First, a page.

Optimal Selection of Inductor Arrays and Coupled Inductors: Bourns SRF1280A Series and TT Electronics HM78D Series

When selecting a coupled inductor, inductor array, or transformer for an application, an engineer should consider both the technical and procurement requirements of the project. Technically, the smallest and most efficient component is best, while from a procurement standpoint the cheapest and most highly available component is preferable. In this article, a technique for automating much of the component selection process is introduced, which helps engineers find the optimum balance between technical and procurement demands. Two coupled inductors will be used as an example: the SRF1280A4R7Y from Bourns and the HM78D1284R7MLFTR from TT Electronics.

Meeting Technical Requirements with Proper Coupled Inductors Selection

Coupled inductors have two (or more) windings on a common core. They are typically used in DC-DC converters to transfer energy from one winding to the other. Coupled inductors have four (or more) ports, unlike normal inductors which only have two. This makes the measurement and characterization of coupled inductors different from normal inductors.

The coupled inductor is functionally equivalent to a transformer. The windings of the coupled inductor can be wired in different ways to use as isolation transformers or as common mode chokes. Mostly they are used in power conversion circuits including flyback, SEPIC, Ćuk, and other topologies. There are also resonant converter topologies that utilize coupled inductors/transformers.

When an engineer needs to select a coupled inductor for their application, they are looking at several factors. First, their calculations will output a minimum inductance required for the ripple current they are trying to achieve. Along with this, they will know how much power they are trying to convert, which tells them how much DC current each winding of the coupled inductor needs to handle. They will also know the frequency of their application and will look for an inductor with an SRF safely above it.

In an application with strict temperature requirements, the engineer will also look at DC resistance (or the graph of temperature vs. DC current, if available) and the core losses of the coupled inductor to determine the total thermal impact of the product on the system. These calculations are typically reinforced with the thermal testing of a prototype.

To meet space requirements, they will search for a part that meets their length, width, and height requirements. When no such requirements exist, they choose based on the lowest cost, smallest dimensions, and smallest DC resistance (or temperature rise).

The engineers at SourcingBot have collected both datasheet information and lab-measured data to help in the selection of coupled inductors and other passive components. To start, their powerful parametric search helps find all products which meet the technical requirements of the project. For example, an engineer can quickly find all 20 inductor arrays with 4-6uH primary inductance and 7-10A of rated current across an array of manufacturers. From the results, the individual part page can be visited. One inductor which meets these criteria is the TT Electronics HM78D1284R7MLFTR. Its part page can be found at the link.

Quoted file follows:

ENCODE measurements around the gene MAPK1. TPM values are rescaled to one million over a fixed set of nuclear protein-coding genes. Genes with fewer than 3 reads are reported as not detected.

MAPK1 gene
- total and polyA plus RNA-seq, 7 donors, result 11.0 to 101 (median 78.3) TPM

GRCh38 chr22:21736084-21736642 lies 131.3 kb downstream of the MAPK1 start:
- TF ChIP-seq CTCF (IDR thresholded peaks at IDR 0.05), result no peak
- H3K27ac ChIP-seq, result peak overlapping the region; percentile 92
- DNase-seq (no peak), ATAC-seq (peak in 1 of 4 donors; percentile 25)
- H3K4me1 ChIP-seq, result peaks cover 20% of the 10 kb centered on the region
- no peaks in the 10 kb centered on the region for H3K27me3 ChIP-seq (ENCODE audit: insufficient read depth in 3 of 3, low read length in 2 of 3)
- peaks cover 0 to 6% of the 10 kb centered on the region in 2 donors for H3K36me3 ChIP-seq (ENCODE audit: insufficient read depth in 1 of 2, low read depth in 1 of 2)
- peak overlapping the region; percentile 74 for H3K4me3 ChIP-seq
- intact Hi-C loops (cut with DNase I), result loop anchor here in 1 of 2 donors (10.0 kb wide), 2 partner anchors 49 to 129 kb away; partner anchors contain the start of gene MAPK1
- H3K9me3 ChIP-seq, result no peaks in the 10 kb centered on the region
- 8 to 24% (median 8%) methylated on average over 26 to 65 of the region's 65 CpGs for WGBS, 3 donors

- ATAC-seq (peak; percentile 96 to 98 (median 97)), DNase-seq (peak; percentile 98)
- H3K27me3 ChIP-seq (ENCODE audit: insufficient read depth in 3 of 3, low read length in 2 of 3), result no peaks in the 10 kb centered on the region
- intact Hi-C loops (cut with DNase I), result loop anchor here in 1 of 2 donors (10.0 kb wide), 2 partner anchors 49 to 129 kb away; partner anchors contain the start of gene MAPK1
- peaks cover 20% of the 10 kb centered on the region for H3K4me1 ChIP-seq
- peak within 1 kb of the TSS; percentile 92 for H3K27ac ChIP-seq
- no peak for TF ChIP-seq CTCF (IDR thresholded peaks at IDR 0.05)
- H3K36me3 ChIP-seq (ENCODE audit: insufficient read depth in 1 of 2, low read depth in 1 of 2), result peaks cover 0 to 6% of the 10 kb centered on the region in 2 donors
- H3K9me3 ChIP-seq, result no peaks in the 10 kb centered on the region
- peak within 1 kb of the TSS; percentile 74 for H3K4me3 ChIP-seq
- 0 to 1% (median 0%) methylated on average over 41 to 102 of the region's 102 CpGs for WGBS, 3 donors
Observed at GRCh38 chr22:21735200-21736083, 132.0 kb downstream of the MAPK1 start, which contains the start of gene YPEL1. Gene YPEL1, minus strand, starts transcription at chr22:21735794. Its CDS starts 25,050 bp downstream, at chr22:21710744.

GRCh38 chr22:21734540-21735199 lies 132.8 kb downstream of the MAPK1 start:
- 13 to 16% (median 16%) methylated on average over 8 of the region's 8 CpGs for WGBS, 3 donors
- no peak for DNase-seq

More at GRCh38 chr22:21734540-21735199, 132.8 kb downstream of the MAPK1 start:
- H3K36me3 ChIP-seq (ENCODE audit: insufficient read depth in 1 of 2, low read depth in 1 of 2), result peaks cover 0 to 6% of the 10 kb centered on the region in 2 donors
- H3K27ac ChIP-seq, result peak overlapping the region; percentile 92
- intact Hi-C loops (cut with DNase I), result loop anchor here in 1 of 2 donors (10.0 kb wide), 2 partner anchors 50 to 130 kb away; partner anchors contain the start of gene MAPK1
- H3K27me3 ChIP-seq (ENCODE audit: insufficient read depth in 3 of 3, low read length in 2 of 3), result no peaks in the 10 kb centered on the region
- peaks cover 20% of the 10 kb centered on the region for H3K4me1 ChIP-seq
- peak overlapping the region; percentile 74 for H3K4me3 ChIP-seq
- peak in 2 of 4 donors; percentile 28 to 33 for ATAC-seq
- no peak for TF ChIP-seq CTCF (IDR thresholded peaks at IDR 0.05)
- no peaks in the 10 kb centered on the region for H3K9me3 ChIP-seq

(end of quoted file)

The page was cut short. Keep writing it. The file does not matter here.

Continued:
On the part page, both the datasheet information and lab-tested data can be viewed. For this part, charts for inductance vs. current, inductance vs. frequency, and temperature vs. current are available. With datasheet information and lab-tested data in one place, it is much easier to choose a coupled inductor that meets the technical requirements of the project.

Increase Supply Chain and Procurement Stability with the Right Coupled Inductor 

SourcingBot also helps decrease supply risk and cost by offering information on price and availability at top distributors, as well as cross-references in case the original part goes out of stock. Under the datasheet information in the part, the page is a table of similar parts. In this table, the top specifications have been automatically compared and the top results are shown with a similarity score out of 100 percentage points. Here, we see replacements from Bourns, Pulse Electronics, and Eaton. The top result, the SRF1280A4R7Y (and the non-AEC-Q200 rated equivalent, the SRF12804R7Y) are both pin-to-pin footprint replacements for the original part. And with the ‘Click to compare’ feature, the lab-tested data for both parts can be shown on one easy-to-compare chart. Depending on the requirements of the project, replacements can be found with different objectives in mind, for example, footprint replacements, replacements with smaller height, and replacements with smaller DC resistance.

Using the tools available at SourcingBot, it is easy for engineers to meet both the technical specifications and procurement demands of a project. Research into technical specifications and characteristic charts can be done in one place and a list of suggested replacements is calculated for every part. In addition to coupled inductors, SourcingBot offers part information and replacement parts for over 5 million components, including passives, semiconductors, and connectors.


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